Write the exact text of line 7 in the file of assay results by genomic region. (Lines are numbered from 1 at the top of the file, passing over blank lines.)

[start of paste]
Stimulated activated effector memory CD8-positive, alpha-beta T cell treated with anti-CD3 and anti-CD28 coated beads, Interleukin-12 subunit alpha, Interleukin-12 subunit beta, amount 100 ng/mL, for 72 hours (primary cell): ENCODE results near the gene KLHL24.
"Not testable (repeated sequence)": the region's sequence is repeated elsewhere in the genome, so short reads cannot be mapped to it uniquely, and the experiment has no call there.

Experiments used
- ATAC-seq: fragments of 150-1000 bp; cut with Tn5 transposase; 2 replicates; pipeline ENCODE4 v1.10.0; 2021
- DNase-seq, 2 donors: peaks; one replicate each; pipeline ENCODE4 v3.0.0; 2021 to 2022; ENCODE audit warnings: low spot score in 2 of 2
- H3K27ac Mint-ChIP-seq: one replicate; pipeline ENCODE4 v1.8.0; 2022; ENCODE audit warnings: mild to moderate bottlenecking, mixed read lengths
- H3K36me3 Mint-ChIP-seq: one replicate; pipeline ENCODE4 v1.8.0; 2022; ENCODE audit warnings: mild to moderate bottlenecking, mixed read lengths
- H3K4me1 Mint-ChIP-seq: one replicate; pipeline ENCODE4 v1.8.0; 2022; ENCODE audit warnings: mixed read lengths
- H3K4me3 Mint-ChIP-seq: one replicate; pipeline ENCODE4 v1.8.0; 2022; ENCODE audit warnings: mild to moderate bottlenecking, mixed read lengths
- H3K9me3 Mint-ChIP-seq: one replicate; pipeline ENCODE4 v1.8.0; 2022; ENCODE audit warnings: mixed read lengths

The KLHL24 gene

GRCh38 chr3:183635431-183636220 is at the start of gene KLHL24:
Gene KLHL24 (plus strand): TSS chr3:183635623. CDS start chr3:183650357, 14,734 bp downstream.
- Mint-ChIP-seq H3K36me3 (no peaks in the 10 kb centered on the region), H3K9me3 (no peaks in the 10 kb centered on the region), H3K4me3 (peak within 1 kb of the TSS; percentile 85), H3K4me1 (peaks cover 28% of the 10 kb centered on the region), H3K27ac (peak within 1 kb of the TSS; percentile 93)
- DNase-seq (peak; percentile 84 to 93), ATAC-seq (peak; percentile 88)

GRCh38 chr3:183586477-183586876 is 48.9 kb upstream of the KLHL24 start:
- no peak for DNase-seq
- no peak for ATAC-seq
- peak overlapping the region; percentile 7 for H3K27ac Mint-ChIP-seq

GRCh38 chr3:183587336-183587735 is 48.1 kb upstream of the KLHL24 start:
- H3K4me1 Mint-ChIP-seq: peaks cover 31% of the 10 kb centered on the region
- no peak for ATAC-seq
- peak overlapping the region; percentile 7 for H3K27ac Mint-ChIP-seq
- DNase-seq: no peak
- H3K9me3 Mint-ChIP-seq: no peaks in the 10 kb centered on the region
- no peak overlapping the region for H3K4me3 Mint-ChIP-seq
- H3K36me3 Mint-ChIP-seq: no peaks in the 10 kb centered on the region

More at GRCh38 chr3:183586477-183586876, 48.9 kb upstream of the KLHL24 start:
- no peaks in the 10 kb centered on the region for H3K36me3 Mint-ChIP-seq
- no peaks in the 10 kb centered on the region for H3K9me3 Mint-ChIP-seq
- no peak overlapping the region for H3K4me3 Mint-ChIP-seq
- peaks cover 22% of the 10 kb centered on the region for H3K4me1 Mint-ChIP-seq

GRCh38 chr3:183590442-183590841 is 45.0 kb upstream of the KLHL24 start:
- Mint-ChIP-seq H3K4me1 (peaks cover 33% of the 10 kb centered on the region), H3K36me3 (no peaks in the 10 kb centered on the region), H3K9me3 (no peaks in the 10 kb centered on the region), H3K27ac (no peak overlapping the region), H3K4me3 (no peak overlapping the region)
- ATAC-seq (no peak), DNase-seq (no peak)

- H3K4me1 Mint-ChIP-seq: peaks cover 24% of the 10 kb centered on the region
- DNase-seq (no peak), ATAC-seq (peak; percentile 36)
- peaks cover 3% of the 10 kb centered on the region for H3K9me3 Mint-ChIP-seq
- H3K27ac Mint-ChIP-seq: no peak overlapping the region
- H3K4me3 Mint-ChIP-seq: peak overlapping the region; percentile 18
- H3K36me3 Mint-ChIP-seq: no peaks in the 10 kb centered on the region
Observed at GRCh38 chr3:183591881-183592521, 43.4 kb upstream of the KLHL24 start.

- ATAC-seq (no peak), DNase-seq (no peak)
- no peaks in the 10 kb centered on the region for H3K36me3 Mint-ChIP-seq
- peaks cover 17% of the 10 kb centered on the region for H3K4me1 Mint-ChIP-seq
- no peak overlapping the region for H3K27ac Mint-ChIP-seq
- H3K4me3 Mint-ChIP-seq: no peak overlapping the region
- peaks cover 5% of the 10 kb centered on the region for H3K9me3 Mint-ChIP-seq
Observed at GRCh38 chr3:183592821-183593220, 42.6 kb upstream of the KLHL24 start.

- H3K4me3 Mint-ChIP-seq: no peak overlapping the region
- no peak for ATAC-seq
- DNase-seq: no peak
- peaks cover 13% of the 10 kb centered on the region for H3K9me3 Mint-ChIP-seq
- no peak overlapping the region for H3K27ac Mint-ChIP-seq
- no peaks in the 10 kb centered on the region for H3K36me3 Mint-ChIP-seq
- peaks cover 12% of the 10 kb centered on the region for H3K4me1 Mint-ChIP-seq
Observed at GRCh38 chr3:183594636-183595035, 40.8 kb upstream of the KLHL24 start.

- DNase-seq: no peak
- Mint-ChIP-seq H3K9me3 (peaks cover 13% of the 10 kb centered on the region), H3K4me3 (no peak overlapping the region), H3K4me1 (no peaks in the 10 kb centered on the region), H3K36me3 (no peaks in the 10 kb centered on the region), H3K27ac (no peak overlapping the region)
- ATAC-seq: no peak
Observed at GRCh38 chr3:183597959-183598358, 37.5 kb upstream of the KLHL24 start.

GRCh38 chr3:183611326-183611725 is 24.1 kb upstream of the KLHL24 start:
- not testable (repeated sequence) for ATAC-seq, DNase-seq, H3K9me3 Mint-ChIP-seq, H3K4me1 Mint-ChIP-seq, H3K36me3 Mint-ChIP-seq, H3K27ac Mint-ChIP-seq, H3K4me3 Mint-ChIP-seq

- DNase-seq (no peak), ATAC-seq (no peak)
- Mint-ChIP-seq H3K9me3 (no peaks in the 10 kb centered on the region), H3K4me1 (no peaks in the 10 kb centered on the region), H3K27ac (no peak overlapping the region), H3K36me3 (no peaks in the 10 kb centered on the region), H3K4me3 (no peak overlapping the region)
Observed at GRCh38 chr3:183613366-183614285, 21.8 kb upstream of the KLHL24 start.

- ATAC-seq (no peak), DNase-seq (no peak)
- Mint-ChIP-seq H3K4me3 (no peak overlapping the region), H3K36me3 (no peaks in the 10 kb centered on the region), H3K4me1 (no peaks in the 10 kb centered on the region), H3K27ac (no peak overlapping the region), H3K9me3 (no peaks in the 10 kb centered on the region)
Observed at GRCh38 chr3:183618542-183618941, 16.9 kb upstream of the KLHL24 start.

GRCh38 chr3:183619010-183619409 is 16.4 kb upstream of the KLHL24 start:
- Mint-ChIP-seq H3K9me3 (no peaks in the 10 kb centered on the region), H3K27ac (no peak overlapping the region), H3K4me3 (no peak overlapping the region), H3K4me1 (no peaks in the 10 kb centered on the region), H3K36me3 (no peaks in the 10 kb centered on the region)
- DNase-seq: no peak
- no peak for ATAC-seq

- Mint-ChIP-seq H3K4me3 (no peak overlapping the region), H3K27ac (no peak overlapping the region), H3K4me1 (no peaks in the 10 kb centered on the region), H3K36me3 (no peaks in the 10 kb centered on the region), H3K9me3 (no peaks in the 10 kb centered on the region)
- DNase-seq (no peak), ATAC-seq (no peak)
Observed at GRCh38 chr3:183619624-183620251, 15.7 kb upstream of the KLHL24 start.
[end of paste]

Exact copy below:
- H3K36me3 Mint-ChIP-seq: one replicate; pipeline ENCODE4 v1.8.0; 2022; ENCODE audit warnings: mild to moderate bottlenecking, mixed read lengths